Background: Surgery is increasingly becoming an integral part of public health and health systems development worldwide. Such surgical care should be provided at the same type and level in both urban and rural settings. However, provision of essential surgery in remote and rural areas of developed as well as low and middle income countries remains totally inadequate and poses great challenges.
Methods: Though not intended to be a systematic review, several aspects of primary health care and its surgical aspects in remote and rural areas were reviewed. Search tools included Medline, PubMed and Scopius. Health concerns such as quality health care and limitations, as well as infrastructures, surgical workforce as well as implications for planning, teaching and training for surgical care in remote areas were searched.
Results: The dire shortage of surgeons and anesthesiologists in most low and middle income countries means task shifting and training of non-physician clinicians (NPCs) is the only option particularly in most developing poor countries.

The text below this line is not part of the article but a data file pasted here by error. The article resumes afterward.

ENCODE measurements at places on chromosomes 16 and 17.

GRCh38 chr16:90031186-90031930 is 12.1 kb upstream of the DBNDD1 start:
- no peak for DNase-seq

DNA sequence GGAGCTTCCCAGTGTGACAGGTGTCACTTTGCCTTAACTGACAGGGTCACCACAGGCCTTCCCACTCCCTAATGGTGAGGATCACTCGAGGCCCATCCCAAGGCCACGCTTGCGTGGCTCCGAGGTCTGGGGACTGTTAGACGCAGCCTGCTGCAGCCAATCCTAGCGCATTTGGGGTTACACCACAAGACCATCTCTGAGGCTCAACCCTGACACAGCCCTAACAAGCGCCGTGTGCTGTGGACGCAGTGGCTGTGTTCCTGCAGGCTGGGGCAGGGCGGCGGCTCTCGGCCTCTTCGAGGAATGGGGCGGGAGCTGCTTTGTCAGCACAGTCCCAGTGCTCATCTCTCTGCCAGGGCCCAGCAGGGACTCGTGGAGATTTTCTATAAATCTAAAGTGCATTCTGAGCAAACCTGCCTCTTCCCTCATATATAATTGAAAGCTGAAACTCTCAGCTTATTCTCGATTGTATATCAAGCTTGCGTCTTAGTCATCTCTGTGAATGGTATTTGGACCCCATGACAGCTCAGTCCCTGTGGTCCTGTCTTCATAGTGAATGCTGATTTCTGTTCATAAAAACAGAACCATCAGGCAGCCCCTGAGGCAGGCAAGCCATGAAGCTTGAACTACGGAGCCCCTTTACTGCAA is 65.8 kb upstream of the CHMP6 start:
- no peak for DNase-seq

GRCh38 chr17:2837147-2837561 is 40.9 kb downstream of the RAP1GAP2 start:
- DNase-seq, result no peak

Conclusion: The best means of bringing surgical care to rural dwellers is yet to be clearly determined. However, modern surgical techniques integrated with the strategy as outlined by the World Health Organization can be brought to rural areas through specially organized camps. Sophisticated surgery can thus be performed in a high-volume and cost-effective manner, even in temporary settings. However, provision of essential surgery to rural and remote areas can only partly be met both in developed and in low and middle income countries and it will take years to solve the problem of unmet surgical needs in these areas.
Copyright © 2010 Surgical Associates Ltd. Published by Elsevier Ltd. All rights reserved.